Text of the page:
Among the few mainstream horror directors of recent times that actually know how to make the genre work, is David F. Sandberg. Someone who, besides James Wan, is the only director to have made an actually good film in the Conjuring universe franchise. Sandberg has shown aspects of nuance in his career through and through. While the horror genre has been stuck in a phase where directors over-rely on narrative tropes and outdated mechanisms, it’s good to see someone who knows how to bring something new to the table. This out-of-the-box approach could most prominently be seen in his first highly famous feature film, Lights Out.
The best thing about a good horror film is that regardless of it being scary to a person or not, it manages to have you on the edge of your seats, much like Alfred Hitchcock’s The Birds or Steven Spielberg’s Jaws. Lights Out are something that succeeds at doing that and also scares the viewer decently.
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The Movie Review
It begins in a textile factory around its last few hours, where an employee named Esther stumbles upon the silhouette of a bizarre woman with claw-like hands whenever the lights are turned off. The phenomena cannot be seen whenever the lights are on, and it adds to the film’s title as well. As soon as she leaves the factory, her boss Paul is killed by this mysterious silhouette.
The point-of-view then shifts to Rebecca, of who Paul was the stepfather. She goes to school together with Paul’s son and her stepbrother Martin, who as per the school nurse has been falling asleep during classes a lot lately.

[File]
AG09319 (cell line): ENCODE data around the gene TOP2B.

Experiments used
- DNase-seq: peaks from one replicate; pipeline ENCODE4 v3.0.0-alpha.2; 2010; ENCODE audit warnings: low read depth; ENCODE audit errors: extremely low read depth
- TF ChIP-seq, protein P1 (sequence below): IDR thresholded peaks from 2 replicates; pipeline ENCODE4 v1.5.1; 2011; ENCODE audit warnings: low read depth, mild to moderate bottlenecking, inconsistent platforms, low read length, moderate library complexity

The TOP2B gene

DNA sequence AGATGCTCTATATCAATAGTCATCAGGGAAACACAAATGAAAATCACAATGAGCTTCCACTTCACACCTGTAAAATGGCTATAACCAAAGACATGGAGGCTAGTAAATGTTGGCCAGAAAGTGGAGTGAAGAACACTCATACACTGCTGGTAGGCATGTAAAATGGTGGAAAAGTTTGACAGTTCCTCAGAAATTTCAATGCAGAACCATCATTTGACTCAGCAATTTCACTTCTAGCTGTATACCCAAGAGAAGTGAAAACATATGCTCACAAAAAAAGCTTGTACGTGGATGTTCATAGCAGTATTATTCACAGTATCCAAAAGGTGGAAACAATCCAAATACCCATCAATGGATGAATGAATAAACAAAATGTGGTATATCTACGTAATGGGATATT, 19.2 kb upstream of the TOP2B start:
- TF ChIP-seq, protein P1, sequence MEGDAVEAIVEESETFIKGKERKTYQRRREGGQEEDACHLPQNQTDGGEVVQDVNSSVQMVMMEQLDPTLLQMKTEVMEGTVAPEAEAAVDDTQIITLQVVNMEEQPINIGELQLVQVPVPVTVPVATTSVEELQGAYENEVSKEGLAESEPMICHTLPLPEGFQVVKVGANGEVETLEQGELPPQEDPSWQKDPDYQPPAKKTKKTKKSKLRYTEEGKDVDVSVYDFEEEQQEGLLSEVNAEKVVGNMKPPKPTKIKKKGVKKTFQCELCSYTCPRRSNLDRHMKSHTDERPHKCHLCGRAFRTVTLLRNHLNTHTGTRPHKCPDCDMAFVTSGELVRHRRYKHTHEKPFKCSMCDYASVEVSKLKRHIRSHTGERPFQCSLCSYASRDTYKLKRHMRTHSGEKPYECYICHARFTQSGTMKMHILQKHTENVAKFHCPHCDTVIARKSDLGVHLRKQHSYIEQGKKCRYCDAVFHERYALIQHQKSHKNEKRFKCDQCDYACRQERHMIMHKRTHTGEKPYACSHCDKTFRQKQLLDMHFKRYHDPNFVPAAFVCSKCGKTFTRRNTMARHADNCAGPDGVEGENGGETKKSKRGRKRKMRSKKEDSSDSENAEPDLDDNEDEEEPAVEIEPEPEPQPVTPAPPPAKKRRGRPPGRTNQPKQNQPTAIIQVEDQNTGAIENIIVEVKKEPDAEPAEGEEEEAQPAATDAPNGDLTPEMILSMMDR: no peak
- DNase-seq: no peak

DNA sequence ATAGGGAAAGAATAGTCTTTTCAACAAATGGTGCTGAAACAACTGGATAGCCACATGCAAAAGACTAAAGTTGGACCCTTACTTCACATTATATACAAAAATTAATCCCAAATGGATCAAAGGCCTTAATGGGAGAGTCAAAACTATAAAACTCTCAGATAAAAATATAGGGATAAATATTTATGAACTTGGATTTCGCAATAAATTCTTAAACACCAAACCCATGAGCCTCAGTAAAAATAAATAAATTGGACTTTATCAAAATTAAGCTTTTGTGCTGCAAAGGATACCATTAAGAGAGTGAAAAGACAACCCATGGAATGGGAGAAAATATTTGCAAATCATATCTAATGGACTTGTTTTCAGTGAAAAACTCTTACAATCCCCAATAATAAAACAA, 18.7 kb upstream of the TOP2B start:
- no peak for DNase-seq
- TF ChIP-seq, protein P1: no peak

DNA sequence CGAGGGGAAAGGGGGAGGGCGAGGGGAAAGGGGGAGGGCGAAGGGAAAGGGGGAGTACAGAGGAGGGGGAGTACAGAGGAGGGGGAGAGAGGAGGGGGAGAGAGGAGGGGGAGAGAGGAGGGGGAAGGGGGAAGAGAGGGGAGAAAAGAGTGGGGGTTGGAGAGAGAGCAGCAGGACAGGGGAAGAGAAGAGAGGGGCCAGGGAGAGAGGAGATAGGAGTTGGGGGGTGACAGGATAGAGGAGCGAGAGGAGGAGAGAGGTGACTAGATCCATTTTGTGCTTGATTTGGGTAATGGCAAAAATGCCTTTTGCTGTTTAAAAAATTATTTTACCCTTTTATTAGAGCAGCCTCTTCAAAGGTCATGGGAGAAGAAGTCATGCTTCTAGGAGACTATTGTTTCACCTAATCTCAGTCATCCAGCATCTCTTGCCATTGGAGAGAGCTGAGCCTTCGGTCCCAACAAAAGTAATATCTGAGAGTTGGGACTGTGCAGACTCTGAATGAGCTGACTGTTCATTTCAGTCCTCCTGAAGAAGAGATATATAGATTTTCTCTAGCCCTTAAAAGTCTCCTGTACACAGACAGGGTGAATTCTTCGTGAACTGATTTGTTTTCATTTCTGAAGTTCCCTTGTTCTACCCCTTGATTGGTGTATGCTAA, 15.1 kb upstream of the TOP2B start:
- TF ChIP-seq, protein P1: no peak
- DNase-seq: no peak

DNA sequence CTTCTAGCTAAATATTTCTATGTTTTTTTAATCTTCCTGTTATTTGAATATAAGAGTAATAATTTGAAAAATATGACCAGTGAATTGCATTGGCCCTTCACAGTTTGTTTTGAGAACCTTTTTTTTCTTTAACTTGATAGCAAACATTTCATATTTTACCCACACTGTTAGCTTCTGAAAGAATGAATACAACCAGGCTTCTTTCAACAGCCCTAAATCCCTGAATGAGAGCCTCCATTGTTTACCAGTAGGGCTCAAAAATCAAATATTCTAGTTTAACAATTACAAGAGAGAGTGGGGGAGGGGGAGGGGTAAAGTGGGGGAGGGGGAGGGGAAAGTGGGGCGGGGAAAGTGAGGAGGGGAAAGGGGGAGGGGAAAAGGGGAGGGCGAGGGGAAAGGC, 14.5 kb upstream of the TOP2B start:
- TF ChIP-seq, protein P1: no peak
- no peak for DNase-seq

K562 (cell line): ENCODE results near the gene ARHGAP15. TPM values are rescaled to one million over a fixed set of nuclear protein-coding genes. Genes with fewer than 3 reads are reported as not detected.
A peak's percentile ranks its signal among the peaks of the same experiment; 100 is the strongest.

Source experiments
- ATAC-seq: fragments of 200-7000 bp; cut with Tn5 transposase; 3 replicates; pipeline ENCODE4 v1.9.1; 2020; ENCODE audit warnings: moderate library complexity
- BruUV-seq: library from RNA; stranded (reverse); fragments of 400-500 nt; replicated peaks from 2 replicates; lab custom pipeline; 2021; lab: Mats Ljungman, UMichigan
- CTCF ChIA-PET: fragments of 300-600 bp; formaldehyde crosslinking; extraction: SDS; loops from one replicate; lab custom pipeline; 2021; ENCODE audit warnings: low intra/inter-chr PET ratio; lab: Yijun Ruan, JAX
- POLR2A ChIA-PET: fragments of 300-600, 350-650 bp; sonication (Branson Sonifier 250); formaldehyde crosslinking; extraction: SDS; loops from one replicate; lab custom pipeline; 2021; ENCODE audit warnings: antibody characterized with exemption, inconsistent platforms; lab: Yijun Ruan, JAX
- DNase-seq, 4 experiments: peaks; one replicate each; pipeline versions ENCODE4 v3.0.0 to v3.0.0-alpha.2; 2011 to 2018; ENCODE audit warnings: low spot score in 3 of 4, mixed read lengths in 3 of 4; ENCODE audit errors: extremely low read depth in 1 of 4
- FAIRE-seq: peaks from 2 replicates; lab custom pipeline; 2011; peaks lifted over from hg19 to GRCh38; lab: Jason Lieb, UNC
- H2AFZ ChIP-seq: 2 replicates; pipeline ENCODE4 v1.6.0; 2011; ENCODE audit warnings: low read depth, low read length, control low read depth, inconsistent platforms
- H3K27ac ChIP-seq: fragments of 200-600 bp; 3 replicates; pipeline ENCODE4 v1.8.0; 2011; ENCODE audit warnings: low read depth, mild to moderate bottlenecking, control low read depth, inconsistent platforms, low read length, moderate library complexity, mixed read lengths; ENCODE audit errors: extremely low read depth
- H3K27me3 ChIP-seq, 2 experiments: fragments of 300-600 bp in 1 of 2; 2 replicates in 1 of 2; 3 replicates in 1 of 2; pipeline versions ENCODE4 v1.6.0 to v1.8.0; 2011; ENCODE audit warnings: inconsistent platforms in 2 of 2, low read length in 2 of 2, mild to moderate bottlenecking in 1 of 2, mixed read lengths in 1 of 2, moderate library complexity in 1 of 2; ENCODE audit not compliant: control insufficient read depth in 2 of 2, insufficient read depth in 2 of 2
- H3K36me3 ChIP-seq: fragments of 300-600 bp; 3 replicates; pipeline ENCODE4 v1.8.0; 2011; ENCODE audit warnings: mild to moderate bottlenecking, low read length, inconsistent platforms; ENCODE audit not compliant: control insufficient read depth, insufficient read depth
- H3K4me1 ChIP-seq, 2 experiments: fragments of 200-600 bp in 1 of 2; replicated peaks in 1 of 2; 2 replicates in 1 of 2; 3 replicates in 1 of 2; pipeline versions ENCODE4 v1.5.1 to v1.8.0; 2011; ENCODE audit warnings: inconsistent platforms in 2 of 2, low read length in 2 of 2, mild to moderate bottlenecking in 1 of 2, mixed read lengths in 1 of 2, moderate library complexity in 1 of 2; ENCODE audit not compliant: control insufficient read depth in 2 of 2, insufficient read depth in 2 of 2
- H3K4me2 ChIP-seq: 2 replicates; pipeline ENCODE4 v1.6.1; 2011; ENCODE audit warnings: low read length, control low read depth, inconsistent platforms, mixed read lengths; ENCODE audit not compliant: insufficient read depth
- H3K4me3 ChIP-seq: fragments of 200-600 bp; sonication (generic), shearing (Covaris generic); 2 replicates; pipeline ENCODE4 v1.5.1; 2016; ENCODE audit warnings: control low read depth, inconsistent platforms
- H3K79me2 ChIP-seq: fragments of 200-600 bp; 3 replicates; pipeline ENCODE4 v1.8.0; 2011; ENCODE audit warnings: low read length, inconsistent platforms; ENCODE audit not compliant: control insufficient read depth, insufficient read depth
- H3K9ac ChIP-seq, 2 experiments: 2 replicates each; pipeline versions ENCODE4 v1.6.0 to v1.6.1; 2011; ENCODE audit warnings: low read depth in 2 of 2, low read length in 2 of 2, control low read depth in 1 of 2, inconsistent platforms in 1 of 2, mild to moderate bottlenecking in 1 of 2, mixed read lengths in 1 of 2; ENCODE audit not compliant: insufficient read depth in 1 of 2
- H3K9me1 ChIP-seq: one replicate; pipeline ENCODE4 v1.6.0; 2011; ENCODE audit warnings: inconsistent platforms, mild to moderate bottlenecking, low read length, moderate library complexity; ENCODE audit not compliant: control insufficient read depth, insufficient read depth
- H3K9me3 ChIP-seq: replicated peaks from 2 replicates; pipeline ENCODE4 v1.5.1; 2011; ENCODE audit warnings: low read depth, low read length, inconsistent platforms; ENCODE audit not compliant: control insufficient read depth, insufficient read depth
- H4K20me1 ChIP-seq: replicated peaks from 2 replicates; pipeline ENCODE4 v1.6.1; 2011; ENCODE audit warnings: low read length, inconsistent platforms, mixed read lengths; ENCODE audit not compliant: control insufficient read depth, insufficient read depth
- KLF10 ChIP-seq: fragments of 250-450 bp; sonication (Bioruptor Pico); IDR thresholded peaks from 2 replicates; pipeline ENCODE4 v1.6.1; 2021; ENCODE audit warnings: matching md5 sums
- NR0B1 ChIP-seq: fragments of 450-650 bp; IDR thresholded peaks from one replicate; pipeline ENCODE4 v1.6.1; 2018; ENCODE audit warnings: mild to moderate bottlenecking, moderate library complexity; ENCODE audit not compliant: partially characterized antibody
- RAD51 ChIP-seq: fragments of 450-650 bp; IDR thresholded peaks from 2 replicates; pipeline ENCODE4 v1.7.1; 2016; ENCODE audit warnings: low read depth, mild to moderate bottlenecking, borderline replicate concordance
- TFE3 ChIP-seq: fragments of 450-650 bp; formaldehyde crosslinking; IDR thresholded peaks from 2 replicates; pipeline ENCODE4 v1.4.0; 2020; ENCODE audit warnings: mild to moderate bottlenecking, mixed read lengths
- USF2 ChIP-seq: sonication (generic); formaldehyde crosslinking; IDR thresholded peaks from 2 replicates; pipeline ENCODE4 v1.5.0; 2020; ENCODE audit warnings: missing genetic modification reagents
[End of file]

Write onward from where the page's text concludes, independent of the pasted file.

It’s also revealed that their mother Sophie is a very depressed person, and speaks to a woman named ‘Diana’. Rebecca, who’s lived longer with Sophie knows of her mother’s inclination of talking with imagined characters or people. She’s also the one to confront her about abandoning her medication.
Eventually, Rebecca ends up having something other than her mother and her imaginary friend to be concerned about, after she’s woken and attacked one night by the same shadowy woman who killed Paul. A phenomenon from her childhood recurs when she sees the name Diana scratched on the wall, and that is when things begin to unravel.
From there begins a series of revelations and tightly crafted sequences that make a fairly captivating psychological thriller-horror film. The way Sophie’s past adds up to everything that carries on in the film is some subtle writing for a casual horror film.
It’s not a completely substantial psychological horror, but it’s one of the good instances of a mainstream horror film implementing aspects of psychological thrillers. The film fluctuates between substance and tropes quite often, but it’s mostly nuanced, and most things do go in favor of it. And unlike most commercial horror films, where everyone talks so much about the mysterious threat that it loses its shock value, Lights Out takes its time to let the threat develop by itself.
Besides minor repetitiveness and dialogue shortcomings at times, Eric Heisserer’s writing really aids the film. It provides the film with an engaging pace, polished characters, and mostly functional dialogues. David F. Sandberg’s direction is highly compatible with a film like this.
The vision behind this film may not be something out of the ordinary, but Sandberg still manages to provide Lights Out an identity. On top of it, Marc Spicer’s cinematography and Benjamin Wallfisch’s original score are mostly very suitable for the film too.
The Bottom Line
Lights Out is one of the better horror films of recent times. It’s not a must-watch, but it’s definitely something to recommend to the fans of horror, as well as those willing to start watching the genre. It’s nothing out of the ordinary, but benefits from a likable direction, writing, and technicality. It’s a film that today’s commercial horror films could take some lessons from.